The first three items are from Greg Sargent's Plum Line (Washington Post).
The four debates will be sanctioned by the Democratic National Committee, a spokesman for the DNC, Luis Miranda, confirms ... The first of these will be [tonight, Feb 4] in New Hampshire, to air on MSNBC. The second will be in Flint, Michigan (as Hillary Clinton has requested) in March; the third will be in Pennsylvania in April, and the fourth will be in California in May, a source close to the talks confirms ... now that Martin O’Malley has dropped out, these will be head-to-head affairs. All this will mean more exposure to a national audience for the Democratic candidates and their ideas, perhaps contrasting well with the intensifying GOP primary madness ...
Basically the report is about the back-and-forth about appearances at debates, especially the one in New Hampshire. It seems settled now - see above post 24 hours later. Interesting if you like campaign bickering.
Now that it’s clear that we’re going to have a protracted Democratic primary, the Clinton camp’s bet [on minority voters] presumably means a robust debate on issues that matter to minorities. Both the Clinton and Sanders campaigns appear to have anticipated this: prodded in part by the Black Lives Matter movement, they have already taken steps to showcase their records and positions on race and civil rights.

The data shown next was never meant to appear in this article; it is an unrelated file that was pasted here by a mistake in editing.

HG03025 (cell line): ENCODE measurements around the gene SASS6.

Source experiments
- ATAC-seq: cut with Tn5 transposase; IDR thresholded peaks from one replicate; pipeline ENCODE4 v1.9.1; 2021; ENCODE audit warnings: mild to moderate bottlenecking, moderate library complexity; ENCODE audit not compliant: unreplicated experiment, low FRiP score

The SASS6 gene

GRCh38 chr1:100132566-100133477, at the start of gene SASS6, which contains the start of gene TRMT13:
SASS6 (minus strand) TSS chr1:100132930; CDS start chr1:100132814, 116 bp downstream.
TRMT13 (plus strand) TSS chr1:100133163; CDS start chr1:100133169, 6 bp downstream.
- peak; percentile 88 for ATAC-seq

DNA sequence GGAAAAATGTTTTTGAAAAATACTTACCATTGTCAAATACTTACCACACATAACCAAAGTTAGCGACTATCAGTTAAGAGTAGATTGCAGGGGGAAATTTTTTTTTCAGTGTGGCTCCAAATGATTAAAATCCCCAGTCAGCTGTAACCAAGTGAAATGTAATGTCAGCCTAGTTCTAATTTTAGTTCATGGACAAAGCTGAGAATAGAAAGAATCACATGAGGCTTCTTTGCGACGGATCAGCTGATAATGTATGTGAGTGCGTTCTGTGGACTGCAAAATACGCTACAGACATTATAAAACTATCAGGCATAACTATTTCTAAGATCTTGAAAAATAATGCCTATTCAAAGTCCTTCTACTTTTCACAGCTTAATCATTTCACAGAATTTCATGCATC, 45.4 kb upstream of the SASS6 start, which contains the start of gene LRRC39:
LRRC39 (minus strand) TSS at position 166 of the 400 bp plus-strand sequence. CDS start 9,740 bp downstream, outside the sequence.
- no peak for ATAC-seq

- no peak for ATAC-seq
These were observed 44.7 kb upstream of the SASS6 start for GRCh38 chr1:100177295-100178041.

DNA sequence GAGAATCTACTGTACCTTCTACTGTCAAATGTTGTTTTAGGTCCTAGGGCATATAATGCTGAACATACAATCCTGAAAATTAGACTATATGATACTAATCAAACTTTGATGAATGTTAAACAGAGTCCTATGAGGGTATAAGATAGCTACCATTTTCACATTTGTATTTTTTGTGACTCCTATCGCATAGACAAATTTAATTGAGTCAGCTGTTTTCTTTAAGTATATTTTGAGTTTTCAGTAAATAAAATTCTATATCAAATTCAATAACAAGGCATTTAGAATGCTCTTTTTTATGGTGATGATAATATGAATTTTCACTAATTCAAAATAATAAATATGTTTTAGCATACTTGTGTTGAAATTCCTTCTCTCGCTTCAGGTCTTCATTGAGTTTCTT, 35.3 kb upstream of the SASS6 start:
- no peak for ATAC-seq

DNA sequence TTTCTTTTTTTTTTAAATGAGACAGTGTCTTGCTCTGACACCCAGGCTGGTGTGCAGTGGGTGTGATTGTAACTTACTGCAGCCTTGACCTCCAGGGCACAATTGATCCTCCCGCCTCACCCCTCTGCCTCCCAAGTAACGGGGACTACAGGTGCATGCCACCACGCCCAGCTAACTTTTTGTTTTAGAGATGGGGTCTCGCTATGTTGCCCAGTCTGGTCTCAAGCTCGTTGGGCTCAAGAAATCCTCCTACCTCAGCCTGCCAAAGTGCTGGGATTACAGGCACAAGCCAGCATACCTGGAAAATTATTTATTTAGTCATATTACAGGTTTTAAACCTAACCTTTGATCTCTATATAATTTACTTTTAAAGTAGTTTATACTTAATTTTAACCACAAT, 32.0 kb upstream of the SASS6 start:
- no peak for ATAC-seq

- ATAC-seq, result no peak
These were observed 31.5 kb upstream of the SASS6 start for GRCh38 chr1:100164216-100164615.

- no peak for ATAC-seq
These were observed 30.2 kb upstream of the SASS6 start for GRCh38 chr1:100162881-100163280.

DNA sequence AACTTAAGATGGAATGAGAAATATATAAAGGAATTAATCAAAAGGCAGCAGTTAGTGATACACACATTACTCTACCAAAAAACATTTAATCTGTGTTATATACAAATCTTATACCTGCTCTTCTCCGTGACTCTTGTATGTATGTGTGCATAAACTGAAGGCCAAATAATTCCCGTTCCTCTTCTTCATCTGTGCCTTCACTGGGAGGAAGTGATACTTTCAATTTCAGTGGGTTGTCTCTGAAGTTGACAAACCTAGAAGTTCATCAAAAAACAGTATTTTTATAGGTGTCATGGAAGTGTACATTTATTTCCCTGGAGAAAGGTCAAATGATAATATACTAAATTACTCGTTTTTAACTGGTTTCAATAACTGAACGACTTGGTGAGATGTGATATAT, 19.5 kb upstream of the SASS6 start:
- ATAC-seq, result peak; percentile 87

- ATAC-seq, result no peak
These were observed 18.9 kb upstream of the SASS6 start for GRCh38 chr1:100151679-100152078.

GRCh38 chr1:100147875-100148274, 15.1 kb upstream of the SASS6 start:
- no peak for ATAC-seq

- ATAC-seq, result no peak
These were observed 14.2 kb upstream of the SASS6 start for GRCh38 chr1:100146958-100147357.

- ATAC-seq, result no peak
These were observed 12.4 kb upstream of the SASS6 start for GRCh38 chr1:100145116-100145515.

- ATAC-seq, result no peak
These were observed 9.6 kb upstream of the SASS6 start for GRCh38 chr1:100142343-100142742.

This one is from Matthew Yglesias at Vox.com.
That quote is from Sanders' tweets and from last night's Town Hall. I think Sanders is right but there is another angle. Since 1992, Gallup surveys show that self-identified moderates have decreased (43% to 34%) while self-identified liberals have increased (17% to 24%). However, the numbers of self-identified conservatives have remained relatively stable (36% to 38%). Using the most recent percentages, in order to achieve a 51% victory, Republicans need to add 38% of the moderates to their base but Democrats would need 80% of the moderates.
There are enough self-identified conservatives in the United States that a Republican can win a presidential election while losing self-identified moderates. But a Democrat needs to win the votes of self-identified moderates by a healthy margin in order to have a chance, so Democrats who want to win need to bridge a divide between liberal and moderate self-conceptions.